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Arms Sales

Volume 972: debated on Tuesday 30 October 1979

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asked the Secretary of State for Defence what new criteria he has introduced concerning the sale of arms since he assumed office; and if he will make a statement.

We shall continue to consider arms sales on their merits, taking into account the relevant political, strategic, security, economic and arms control considerations. But we shall want to be certain that there are strong arguments against a proposed arms sale before turning it down.

I thank my right hon. Friend for that reply. Will he take this appropriate moment to confirm that, on the question of arms sales, the People's Republic of China is considered to be a friendly power of Her Majesty's Government? Will he also tell the House what the Government are doing to expedite the sale of Harriers to the Chinese Government?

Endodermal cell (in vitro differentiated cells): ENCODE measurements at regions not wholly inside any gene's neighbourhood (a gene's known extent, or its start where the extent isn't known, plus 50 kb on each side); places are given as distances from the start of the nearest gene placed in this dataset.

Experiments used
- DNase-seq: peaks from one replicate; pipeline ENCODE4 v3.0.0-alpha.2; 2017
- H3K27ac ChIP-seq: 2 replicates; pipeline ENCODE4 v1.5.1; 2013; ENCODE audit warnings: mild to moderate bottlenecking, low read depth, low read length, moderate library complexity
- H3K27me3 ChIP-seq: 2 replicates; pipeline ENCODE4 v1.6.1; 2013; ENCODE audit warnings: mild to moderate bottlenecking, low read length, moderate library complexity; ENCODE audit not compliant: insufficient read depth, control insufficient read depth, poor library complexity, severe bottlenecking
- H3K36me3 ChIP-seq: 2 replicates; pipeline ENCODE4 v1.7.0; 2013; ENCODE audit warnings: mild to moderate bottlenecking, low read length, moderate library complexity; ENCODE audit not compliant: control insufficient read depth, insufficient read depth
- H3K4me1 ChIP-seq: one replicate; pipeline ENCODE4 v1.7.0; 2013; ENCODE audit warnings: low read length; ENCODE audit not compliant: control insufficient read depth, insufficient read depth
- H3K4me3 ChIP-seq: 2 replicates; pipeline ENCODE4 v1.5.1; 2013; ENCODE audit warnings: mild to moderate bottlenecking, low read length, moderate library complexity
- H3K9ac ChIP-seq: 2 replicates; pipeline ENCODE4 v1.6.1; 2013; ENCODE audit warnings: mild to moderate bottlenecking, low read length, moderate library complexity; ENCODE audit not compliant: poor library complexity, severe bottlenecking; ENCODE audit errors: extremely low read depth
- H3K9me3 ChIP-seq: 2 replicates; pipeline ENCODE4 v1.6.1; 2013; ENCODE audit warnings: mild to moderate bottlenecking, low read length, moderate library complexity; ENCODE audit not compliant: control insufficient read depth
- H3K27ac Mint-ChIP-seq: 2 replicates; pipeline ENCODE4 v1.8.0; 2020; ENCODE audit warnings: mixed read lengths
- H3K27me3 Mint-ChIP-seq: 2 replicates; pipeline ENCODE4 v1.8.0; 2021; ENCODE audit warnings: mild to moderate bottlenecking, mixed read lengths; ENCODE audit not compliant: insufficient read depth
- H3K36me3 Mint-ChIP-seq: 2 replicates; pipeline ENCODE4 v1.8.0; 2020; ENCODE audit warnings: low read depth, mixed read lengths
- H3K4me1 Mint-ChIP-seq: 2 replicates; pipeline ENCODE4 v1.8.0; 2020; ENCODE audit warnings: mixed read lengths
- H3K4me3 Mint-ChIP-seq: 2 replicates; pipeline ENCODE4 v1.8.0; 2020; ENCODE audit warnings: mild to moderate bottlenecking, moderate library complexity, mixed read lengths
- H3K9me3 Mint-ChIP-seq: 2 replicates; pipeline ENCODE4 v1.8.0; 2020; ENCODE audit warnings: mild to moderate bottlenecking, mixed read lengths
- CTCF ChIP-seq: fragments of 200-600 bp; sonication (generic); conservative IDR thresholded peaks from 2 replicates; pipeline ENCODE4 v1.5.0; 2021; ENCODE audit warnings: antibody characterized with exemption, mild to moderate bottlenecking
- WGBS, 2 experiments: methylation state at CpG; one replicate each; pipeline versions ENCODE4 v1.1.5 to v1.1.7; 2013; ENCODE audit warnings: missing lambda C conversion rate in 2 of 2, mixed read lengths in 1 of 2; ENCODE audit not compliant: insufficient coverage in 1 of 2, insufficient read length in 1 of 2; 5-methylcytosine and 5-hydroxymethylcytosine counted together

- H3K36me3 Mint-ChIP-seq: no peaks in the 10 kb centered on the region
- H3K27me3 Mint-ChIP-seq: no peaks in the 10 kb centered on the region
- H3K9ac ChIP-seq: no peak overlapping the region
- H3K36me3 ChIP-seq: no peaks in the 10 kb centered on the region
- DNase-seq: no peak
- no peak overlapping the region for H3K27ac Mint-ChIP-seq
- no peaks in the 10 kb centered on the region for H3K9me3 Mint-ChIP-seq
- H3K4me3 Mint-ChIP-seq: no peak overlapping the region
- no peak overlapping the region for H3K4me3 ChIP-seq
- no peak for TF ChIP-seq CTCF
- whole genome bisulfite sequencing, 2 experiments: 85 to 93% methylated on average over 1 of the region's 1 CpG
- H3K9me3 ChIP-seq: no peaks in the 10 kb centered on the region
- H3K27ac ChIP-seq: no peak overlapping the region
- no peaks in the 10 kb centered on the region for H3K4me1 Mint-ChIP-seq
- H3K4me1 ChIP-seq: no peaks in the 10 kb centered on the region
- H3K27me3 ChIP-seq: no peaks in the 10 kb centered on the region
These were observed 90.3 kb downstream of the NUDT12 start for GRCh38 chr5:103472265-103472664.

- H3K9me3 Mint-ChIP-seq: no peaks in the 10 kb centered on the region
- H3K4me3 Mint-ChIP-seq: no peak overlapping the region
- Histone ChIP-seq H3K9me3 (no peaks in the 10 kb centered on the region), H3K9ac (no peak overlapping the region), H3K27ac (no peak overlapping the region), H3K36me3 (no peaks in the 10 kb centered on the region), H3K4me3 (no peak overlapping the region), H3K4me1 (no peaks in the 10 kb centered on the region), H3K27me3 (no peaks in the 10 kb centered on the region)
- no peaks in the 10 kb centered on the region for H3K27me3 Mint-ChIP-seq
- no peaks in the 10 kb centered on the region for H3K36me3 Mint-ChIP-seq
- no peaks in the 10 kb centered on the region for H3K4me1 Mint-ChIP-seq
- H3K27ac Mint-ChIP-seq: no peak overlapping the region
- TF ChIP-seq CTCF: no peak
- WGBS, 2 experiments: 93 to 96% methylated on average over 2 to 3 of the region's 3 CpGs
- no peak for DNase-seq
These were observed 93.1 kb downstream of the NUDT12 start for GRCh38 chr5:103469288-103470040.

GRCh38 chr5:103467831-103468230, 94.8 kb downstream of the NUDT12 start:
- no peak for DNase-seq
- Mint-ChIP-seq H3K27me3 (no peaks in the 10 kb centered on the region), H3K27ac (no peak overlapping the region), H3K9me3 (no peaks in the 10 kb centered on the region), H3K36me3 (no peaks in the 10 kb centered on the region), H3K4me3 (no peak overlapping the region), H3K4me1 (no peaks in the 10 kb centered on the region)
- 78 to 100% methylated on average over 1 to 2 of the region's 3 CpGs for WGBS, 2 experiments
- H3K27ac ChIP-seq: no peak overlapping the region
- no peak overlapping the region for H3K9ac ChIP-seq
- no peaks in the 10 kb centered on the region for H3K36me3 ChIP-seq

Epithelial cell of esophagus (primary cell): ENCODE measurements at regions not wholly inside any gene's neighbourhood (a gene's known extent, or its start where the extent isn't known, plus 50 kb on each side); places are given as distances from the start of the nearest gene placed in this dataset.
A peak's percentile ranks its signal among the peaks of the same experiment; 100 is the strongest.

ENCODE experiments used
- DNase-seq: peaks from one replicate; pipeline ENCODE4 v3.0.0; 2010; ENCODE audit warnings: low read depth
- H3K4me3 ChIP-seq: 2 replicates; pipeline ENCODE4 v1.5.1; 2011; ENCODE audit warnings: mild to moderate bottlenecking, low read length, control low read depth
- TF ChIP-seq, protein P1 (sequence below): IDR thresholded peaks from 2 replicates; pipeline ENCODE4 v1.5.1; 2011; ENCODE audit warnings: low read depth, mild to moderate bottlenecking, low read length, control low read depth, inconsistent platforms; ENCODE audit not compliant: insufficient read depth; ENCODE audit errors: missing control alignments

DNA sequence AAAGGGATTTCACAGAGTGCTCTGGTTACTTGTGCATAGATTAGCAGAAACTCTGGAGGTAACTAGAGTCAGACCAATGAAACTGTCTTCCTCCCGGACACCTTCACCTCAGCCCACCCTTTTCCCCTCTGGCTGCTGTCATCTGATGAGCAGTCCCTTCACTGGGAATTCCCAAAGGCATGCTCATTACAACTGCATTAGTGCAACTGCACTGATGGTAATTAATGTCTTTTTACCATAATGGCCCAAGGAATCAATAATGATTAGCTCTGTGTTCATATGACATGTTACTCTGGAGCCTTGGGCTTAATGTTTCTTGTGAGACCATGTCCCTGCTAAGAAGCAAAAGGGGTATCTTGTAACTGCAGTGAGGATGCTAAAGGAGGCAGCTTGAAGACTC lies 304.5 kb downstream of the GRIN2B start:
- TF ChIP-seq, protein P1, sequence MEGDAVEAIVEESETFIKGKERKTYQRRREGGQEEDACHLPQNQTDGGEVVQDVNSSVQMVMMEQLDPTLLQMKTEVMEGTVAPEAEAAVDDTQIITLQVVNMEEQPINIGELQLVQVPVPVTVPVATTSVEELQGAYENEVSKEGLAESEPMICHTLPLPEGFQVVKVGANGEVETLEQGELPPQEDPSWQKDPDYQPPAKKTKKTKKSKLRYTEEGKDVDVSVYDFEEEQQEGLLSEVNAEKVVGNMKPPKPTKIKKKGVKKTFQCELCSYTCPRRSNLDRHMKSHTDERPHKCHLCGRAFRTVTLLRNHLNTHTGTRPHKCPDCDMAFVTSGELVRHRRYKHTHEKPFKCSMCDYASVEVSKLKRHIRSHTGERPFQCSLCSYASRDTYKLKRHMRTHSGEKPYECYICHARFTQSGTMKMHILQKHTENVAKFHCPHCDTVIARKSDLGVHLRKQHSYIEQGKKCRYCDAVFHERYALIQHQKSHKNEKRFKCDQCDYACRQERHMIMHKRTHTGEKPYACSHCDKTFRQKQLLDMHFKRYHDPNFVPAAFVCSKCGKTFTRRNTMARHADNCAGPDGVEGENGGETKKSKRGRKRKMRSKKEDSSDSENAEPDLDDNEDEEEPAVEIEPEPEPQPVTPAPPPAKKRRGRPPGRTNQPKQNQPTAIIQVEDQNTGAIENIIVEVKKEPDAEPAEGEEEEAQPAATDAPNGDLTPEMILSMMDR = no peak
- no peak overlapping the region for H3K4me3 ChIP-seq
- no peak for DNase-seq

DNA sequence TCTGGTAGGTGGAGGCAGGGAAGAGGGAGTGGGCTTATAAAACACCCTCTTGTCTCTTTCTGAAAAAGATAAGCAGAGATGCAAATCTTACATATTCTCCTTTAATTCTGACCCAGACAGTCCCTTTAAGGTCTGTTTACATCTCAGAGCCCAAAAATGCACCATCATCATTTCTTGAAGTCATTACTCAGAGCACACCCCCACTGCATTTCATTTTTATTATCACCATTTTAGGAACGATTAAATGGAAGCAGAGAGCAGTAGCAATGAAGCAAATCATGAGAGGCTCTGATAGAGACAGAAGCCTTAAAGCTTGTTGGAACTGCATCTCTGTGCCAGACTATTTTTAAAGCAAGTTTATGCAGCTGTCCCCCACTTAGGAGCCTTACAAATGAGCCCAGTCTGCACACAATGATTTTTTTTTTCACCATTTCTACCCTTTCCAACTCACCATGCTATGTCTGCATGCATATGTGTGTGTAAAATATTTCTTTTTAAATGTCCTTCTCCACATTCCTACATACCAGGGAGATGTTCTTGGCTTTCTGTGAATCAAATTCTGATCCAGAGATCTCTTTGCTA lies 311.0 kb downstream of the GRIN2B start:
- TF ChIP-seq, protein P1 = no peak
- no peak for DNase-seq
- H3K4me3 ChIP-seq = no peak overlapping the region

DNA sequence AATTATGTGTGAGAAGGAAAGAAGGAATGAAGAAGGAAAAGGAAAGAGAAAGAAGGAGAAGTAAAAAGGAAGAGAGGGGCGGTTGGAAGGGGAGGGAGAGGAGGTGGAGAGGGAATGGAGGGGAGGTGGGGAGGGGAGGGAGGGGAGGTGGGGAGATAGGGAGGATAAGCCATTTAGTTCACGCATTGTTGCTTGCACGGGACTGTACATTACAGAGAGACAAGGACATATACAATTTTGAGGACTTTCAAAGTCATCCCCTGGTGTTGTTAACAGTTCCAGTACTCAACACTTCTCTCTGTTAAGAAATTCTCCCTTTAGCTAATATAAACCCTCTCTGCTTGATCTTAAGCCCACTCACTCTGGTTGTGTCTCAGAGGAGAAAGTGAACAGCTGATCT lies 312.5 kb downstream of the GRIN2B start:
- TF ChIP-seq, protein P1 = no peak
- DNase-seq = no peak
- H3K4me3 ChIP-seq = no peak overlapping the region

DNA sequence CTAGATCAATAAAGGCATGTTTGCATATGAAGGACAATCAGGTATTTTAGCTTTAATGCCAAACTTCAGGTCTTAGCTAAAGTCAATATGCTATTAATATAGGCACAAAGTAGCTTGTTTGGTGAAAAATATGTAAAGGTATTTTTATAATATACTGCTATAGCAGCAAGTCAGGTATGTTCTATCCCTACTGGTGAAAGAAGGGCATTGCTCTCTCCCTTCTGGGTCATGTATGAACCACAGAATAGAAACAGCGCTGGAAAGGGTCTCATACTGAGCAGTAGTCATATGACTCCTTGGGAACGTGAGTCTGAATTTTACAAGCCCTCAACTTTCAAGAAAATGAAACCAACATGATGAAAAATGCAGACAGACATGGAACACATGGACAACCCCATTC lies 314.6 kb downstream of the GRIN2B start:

My hon. Friend should know that negotiations for the sale of Harriers to the People's Republic of China continue and that the Government hope that those negotiations will reach a successful conclusion. We have no political reservations about the prospects of arms sales to the People's Republic of China.

Will the Government now follow the example of America and Germany which have refused to sell arms to China but have succeeded in obtaining huge orders for non-military goods?

Many countries are currently engaged in negotiating arms sales to China. Her Majesty's Government, like their predecessors, saw no reason why negotiations for certain arms sales should not proceed, and they are now in progress.